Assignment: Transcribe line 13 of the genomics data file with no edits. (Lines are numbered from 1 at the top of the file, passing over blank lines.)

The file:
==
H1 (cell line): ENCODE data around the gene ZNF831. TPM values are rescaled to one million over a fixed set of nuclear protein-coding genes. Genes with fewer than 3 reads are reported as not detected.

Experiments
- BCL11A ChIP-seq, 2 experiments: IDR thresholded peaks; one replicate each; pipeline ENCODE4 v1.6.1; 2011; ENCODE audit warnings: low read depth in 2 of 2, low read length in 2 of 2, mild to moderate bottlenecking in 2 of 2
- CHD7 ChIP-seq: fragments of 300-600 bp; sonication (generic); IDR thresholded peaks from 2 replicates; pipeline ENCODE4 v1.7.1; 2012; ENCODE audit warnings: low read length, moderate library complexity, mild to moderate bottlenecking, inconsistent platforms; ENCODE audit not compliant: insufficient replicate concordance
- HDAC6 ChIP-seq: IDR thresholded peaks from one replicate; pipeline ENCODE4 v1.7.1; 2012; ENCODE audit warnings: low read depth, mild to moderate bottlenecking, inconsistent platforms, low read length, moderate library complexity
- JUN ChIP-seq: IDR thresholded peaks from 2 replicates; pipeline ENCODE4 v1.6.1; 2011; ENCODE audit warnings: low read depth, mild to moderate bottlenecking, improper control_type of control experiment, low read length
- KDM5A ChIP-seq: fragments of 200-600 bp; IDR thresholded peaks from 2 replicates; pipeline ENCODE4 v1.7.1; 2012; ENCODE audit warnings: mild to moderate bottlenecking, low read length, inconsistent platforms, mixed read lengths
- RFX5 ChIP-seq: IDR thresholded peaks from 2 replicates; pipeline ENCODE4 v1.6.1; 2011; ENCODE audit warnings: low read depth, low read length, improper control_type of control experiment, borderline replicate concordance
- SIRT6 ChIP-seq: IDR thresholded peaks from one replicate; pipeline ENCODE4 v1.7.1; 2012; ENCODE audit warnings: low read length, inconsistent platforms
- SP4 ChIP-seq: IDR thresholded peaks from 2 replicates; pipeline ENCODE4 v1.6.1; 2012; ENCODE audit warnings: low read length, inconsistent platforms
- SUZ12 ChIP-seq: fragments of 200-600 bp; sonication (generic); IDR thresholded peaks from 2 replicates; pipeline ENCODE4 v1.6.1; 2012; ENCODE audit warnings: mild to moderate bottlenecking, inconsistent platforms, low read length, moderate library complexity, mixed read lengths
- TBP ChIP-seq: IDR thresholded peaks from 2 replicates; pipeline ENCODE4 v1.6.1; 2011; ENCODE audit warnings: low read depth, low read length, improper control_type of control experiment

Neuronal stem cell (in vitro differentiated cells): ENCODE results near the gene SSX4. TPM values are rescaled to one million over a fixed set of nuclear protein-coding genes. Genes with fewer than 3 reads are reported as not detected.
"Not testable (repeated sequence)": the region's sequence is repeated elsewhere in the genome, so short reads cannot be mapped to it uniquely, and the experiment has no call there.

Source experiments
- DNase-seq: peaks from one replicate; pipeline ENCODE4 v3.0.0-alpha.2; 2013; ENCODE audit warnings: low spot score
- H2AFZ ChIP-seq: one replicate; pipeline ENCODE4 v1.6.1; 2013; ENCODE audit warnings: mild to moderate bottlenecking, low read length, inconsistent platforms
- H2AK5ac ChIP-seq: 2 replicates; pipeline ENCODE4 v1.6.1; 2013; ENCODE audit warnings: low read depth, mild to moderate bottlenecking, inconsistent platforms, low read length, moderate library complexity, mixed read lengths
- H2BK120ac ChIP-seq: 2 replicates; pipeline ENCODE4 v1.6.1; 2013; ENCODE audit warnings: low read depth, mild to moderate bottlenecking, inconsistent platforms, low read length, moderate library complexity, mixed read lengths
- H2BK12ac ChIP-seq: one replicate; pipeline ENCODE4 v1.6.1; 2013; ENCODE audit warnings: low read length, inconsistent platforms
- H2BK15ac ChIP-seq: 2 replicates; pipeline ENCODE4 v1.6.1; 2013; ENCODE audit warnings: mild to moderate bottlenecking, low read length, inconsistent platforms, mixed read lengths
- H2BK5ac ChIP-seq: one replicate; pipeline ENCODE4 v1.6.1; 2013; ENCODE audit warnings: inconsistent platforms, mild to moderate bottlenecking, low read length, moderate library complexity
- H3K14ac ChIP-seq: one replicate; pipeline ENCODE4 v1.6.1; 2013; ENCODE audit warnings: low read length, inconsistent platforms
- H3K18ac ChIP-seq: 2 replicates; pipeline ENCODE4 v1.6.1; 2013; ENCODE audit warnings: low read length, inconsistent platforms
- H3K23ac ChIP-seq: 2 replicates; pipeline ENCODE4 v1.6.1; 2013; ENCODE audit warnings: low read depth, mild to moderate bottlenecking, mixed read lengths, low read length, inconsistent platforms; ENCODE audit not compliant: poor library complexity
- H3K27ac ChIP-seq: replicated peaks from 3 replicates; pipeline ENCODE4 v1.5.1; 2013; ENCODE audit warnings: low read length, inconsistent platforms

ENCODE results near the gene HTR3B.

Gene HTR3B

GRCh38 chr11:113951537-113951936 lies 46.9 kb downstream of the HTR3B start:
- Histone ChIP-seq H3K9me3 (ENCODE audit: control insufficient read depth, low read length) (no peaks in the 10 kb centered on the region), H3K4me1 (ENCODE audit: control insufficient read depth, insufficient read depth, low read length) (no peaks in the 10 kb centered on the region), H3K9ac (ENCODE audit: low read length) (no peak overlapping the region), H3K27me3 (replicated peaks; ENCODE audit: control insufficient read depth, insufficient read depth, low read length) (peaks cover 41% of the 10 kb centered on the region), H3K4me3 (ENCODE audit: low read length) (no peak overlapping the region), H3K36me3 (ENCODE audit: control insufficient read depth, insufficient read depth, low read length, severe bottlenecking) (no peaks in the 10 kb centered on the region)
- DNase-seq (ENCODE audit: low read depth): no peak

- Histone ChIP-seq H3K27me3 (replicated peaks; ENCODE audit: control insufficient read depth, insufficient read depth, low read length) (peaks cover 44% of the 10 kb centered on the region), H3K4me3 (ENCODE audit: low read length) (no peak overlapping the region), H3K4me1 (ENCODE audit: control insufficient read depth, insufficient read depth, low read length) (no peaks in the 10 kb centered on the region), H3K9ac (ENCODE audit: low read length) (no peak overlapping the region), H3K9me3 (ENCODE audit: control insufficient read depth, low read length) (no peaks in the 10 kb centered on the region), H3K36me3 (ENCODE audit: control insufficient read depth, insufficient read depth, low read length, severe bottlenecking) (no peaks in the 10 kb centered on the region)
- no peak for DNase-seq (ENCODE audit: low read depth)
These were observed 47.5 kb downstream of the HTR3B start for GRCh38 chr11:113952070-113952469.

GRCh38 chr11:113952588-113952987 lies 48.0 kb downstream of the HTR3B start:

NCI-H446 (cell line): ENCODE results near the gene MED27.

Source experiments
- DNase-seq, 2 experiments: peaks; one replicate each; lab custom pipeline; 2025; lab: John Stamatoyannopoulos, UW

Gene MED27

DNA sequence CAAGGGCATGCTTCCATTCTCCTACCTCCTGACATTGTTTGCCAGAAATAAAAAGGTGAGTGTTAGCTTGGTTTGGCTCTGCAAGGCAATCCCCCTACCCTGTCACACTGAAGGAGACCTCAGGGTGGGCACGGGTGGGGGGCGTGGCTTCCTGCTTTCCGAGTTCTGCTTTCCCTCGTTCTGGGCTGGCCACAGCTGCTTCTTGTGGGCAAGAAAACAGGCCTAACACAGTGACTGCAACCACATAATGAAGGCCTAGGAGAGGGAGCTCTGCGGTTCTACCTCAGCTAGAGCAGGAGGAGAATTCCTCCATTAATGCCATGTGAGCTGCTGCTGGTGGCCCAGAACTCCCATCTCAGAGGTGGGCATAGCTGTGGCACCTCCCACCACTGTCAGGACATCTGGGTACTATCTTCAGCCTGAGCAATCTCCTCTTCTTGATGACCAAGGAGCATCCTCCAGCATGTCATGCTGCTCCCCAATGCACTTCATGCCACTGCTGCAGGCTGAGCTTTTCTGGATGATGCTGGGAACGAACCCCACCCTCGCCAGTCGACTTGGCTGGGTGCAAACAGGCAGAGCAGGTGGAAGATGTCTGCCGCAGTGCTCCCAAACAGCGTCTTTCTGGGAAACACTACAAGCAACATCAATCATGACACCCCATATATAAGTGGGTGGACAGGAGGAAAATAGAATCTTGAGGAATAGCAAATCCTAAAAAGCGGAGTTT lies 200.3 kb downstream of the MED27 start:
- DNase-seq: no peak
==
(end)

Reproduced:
Neuronal stem cell (in vitro differentiated cells): ENCODE results near the gene SSX4. TPM values are rescaled to one million over a fixed set of nuclear protein-coding genes. Genes with fewer than 3 reads are reported as not detected.